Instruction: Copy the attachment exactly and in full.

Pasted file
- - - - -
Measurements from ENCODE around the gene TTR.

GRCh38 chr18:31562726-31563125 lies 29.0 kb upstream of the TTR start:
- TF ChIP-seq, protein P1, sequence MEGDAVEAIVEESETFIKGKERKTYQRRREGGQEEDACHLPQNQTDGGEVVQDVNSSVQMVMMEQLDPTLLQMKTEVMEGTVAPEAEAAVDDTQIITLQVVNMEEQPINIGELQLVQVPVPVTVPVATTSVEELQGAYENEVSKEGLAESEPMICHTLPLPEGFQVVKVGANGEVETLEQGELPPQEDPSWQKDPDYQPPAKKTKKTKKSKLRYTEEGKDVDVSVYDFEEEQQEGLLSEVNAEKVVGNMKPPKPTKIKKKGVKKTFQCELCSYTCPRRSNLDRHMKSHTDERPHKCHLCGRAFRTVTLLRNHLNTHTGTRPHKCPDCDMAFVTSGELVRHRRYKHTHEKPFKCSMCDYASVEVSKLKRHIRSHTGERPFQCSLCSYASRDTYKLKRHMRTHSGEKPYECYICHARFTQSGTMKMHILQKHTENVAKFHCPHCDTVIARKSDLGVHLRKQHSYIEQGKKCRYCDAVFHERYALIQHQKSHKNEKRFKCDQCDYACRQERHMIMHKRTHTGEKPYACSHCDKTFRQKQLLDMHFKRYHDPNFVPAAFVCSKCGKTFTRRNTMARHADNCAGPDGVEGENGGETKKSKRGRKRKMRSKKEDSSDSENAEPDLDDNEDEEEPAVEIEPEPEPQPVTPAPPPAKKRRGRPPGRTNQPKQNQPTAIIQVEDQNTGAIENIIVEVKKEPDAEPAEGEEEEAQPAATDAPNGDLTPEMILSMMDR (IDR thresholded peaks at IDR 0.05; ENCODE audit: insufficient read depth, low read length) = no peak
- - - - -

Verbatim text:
Measurements from ENCODE around the gene TTR.

GRCh38 chr18:31562726-31563125 lies 29.0 kb upstream of the TTR start:
- TF ChIP-seq, protein P1, sequence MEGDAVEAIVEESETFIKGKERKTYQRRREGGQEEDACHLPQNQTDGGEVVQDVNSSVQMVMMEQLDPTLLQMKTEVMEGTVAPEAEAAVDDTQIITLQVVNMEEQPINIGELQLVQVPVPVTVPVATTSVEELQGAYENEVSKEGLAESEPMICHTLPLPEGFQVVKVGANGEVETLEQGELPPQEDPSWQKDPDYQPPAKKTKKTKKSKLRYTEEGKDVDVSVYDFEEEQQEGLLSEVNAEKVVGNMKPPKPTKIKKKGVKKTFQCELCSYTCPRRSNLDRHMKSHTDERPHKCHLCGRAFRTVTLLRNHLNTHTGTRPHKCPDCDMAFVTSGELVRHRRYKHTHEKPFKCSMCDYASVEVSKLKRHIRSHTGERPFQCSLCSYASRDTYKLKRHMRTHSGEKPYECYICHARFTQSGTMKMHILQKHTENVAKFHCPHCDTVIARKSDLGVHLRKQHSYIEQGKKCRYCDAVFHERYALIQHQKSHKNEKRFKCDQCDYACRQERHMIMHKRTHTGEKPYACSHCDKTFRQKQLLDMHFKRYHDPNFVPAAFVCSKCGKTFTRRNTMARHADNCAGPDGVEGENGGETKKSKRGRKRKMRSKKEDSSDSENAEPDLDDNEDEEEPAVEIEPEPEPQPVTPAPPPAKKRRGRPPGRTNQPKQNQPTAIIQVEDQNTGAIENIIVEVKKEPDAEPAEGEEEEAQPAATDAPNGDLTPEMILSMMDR (IDR thresholded peaks at IDR 0.05; ENCODE audit: insufficient read depth, low read length) = no peak